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Lonely Planet’s Top 5 Pubishing Mistakes (according to Tony Wheeler)Nominee

August 4th, 2010 by Doug Lansky

tonywheeler
In 1972, Maureen and Tony Wheeler famously road-tripped across Turkey, Iran, Afghanistan, Pakistan, India, Nepal and, the following year after settling in Sydney, they penned Across Asia on the Cheap.  They turned that one book into a travel publishing empire that now includes 500 titles in 8 languages (100 million copies sold!), TV programs, a TV production company, a magazine, mobile phone applications and a popular website. In 2007, they (together with investor John Singleton) sold 75% of Lonely Planet to BBC Worldwide for an undisclosed sum that several news outlets reported was in the neighborhood of £90 million.  Now that the founders have a little more distance between themselves and the day-to-day of running a publishing company, they were able to comment on some of the publishing gaffes they’ve made over the years. “Any book has mistakes,” said Tony, “whether it’s a typo, a misspelling or something factual. Packed with facts, figures and names, guidebooks can be a recipe for disaster. I’m amazed we manage to get everything right 99.99% of the time.”  Keep reading as Tony recalls five of LP’s most memorable mistakes.

1. Wrong Numbers
One wrong digit can be disastrous. We do a lot of double checking, but every now and then a “1″ becomes a “2″ and all those young travelers arriving at the bus station at midnight phone a popular backpacking hostel and wake up an innocent bystander instead. We did it to Mrs O’Something in Ireland and, apart from changing her phone number, informing everybody she knew, and paying her damages, her lawyer suggested a family trip to EuroDisney would be a good idea.

2. Wrong Title
Sometimes it’s not even the fine print. We managed to turn “Western Europe” into “Westen Europe” on the two-inch-thick spine of one edition, the 72-point typo snuck by designers, typesetters, proofreaders and printers before a packer in the warehouse found it.

3. Wrong Direction
“The next time this author researches a book, tattoo ‘RIGHT’ on his right hand and ‘LEFT’ on his left,” suggested the editor after one book was completed. Getting right and left or east and west mixed up can cause horrendous problems. We got the east and west exits from a major railway station crossed up in one book and sent countless visitors on a wild goose chase for a popular budget hotel.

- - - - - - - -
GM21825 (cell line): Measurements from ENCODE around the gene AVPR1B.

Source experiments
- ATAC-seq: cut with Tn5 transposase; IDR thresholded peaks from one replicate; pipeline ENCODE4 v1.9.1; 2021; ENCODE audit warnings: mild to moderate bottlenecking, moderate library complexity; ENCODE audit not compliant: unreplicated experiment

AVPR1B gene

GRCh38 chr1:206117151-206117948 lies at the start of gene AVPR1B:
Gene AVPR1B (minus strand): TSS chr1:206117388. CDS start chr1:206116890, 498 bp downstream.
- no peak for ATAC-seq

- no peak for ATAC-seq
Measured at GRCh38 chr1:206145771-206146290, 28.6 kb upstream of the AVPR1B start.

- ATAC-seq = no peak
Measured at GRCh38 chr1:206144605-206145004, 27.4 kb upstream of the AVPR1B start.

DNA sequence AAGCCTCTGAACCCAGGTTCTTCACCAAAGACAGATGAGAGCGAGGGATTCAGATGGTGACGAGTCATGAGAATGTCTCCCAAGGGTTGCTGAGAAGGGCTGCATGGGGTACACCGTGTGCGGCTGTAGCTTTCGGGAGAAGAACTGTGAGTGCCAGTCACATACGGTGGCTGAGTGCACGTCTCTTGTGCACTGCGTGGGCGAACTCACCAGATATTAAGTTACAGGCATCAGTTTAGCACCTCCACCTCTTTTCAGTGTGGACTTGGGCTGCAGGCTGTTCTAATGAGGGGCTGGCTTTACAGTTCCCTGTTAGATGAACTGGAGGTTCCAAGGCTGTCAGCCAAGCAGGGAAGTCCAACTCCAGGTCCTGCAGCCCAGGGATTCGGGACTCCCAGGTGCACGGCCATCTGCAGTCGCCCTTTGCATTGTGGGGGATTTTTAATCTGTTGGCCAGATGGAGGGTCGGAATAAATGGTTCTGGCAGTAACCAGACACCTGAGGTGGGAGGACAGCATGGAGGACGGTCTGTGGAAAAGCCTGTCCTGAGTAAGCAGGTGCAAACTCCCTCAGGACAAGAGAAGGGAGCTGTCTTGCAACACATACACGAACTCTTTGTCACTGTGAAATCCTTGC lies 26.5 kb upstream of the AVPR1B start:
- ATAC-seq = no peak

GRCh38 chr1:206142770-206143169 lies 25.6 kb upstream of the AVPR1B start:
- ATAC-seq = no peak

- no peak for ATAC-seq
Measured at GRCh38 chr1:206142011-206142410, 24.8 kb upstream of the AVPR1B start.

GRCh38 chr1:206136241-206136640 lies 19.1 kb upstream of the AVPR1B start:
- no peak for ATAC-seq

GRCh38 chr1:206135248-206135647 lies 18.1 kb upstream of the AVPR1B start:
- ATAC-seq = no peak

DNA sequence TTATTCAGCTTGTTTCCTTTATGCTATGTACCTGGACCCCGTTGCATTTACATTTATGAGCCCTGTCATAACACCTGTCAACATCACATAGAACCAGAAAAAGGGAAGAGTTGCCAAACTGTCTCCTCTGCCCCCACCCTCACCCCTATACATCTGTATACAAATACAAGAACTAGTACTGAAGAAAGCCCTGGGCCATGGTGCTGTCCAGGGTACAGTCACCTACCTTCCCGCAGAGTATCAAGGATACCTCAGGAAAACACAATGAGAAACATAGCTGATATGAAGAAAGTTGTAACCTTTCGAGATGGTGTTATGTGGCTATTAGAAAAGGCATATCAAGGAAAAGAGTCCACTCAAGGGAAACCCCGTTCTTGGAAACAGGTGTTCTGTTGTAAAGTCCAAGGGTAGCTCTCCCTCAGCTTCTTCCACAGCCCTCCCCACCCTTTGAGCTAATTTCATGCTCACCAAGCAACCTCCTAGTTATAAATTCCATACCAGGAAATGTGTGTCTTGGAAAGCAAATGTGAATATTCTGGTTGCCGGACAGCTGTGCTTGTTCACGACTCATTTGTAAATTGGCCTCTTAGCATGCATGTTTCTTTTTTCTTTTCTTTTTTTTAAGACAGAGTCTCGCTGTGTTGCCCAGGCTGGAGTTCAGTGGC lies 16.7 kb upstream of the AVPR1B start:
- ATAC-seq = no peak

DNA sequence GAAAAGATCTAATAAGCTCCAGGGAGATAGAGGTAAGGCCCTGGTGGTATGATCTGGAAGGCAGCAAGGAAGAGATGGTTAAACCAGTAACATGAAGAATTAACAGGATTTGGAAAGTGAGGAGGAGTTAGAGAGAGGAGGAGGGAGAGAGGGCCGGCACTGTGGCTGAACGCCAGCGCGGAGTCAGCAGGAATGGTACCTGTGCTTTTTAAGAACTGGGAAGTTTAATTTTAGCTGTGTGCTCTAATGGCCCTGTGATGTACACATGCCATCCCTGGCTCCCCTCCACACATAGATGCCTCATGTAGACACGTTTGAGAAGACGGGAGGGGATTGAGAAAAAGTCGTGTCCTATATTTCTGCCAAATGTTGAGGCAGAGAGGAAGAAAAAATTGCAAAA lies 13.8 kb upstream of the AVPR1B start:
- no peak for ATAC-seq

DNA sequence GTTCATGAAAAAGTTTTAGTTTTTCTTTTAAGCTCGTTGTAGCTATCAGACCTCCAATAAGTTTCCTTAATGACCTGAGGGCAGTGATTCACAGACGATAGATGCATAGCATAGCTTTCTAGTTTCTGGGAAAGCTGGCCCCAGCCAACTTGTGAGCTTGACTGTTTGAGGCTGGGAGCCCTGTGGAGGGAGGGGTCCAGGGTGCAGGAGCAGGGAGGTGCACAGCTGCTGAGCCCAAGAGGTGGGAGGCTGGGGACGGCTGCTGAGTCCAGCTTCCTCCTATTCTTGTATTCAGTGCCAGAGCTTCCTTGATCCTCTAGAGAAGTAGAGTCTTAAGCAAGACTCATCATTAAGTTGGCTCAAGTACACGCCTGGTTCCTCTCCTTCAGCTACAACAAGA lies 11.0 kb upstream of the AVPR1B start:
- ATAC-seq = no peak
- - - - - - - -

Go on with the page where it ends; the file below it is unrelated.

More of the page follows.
4 Wrong Correction
Don’t let your editors – the profession seems to have a penchant for political correctness – make too many corrections.They’ll turn classic John Wayne cowboy and Indian flicks into something about cowpersons and native Americans. I wrote about one of my own experiences with overzealous correcting in The Lonely Planet Story:

In 1954 baseball hero Joe DiMaggio married Marilyn Monroe and, after the wedding, the happy couple was photographed outside the church of Sts Peter and Paul, a noted landmark in San Francisco’s North Beach district. It’s a famous photograph outside a famous church, but I was careful not to say it was taken after their wedding in the church. Because it wasn’t. Joe was a staunch Catholic and it was his second marriage (Marilyn’s too), so there was no way he could get married in a church. The wedding took place at San Francisco City Hall, only the photographs were taken outside the church. A careful editor checked the facts and found out, just as I had, that Joe and Marilyn weren’t married in the church, but then dug further. Fifteen years earlier Joe DiMaggio had indeed been married in the Sts Peter and Paul Church, to his first wife. So Marilyn Monroe got axed and replaced with Dorothy Arnold. Fortunately, I read the edited copy and caught this very accurate, but rather less interesting, correction and reinstated Marilyn.

[reprinted with permission from TW]

5 Wrong Translation
Translate your guidebook into a different language and a whole new field of error possibilities opens up. Like the German translation which declared that a red light district bar was the very best, the most superlative, the absolutely unbeatable, the incomparable. In fact, in English it was  “topless.”

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Vivek Wagle’s World’s Worst

November 26th, 2009 by Doug Lansky

vivek

Name Vivek Wagle
Who? Editor of Lonely Planet’s website and all things digital.  Born in India, Vivek has lived all over the place and is now (relatively) settled with wife and son in Melbourne, Australia.  Check out his full profile on lonelyplanet.com.
Age 32
Countries Visited 32 (curious coincidence)

Titanic Nominations
1. Worst Hotel Room A no-longer-existing budget hotel in Calcutta. Flying cockroaches, “living” mattress, shared toilet covered in diarrhea.